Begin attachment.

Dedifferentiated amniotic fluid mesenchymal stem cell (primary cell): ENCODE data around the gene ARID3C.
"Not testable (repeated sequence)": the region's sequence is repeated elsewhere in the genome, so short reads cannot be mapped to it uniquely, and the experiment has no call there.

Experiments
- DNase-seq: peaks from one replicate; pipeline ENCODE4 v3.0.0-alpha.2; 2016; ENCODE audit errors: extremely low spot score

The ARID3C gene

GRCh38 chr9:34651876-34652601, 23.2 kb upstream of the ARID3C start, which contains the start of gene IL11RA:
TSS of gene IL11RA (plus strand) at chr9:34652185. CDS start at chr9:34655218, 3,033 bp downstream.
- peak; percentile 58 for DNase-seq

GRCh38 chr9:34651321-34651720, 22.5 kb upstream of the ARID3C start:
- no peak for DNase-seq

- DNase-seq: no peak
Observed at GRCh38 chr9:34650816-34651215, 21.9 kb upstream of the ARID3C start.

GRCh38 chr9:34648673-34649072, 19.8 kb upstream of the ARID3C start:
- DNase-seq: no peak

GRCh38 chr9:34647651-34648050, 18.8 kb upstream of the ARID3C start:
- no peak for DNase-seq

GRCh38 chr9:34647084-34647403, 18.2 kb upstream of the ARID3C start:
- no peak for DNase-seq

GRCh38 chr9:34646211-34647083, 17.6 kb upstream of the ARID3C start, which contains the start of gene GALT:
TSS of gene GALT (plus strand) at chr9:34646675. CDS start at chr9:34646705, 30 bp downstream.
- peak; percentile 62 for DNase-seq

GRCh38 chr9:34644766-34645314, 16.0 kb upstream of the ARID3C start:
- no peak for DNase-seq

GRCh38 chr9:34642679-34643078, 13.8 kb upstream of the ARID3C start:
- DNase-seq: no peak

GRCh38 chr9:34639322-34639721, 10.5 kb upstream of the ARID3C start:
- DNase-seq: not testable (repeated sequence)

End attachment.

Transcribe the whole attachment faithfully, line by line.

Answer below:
Dedifferentiated amniotic fluid mesenchymal stem cell (primary cell): ENCODE data around the gene ARID3C.
"Not testable (repeated sequence)": the region's sequence is repeated elsewhere in the genome, so short reads cannot be mapped to it uniquely, and the experiment has no call there.

Experiments
- DNase-seq: peaks from one replicate; pipeline ENCODE4 v3.0.0-alpha.2; 2016; ENCODE audit errors: extremely low spot score

The ARID3C gene

GRCh38 chr9:34651876-34652601, 23.2 kb upstream of the ARID3C start, which contains the start of gene IL11RA:
TSS of gene IL11RA (plus strand) at chr9:34652185. CDS start at chr9:34655218, 3,033 bp downstream.
- peak; percentile 58 for DNase-seq

GRCh38 chr9:34651321-34651720, 22.5 kb upstream of the ARID3C start:
- no peak for DNase-seq

- DNase-seq: no peak
Observed at GRCh38 chr9:34650816-34651215, 21.9 kb upstream of the ARID3C start.

GRCh38 chr9:34648673-34649072, 19.8 kb upstream of the ARID3C start:
- DNase-seq: no peak

GRCh38 chr9:34647651-34648050, 18.8 kb upstream of the ARID3C start:
- no peak for DNase-seq

GRCh38 chr9:34647084-34647403, 18.2 kb upstream of the ARID3C start:
- no peak for DNase-seq

GRCh38 chr9:34646211-34647083, 17.6 kb upstream of the ARID3C start, which contains the start of gene GALT:
TSS of gene GALT (plus strand) at chr9:34646675. CDS start at chr9:34646705, 30 bp downstream.
- peak; percentile 62 for DNase-seq

GRCh38 chr9:34644766-34645314, 16.0 kb upstream of the ARID3C start:
- no peak for DNase-seq

GRCh38 chr9:34642679-34643078, 13.8 kb upstream of the ARID3C start:
- DNase-seq: no peak

GRCh38 chr9:34639322-34639721, 10.5 kb upstream of the ARID3C start:
- DNase-seq: not testable (repeated sequence)